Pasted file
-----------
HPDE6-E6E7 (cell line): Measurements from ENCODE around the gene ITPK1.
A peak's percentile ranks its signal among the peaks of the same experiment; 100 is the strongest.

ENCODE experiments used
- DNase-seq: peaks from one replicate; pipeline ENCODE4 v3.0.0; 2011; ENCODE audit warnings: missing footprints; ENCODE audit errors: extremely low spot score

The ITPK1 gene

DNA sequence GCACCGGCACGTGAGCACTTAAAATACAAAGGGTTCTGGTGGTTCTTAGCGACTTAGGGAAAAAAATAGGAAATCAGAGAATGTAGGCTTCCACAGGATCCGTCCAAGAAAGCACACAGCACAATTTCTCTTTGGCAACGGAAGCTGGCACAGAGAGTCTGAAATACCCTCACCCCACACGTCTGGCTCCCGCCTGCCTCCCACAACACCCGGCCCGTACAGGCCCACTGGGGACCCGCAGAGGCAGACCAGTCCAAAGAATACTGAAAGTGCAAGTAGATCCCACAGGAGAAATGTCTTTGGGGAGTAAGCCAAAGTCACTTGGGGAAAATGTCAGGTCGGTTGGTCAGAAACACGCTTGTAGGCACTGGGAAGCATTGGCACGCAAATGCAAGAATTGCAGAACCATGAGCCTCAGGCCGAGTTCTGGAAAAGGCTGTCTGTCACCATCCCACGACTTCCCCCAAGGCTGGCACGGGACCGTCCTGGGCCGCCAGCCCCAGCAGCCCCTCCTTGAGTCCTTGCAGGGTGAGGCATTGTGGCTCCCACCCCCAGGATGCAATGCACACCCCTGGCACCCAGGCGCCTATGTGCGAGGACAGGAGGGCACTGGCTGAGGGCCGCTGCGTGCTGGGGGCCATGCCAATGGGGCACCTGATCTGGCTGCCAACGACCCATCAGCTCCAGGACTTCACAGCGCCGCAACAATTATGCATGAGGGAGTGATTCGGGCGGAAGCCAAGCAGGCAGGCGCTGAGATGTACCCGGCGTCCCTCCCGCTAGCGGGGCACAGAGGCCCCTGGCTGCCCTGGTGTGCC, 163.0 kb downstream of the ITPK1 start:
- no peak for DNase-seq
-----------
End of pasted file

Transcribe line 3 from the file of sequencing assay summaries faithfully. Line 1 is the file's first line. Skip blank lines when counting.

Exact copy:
ENCODE experiments used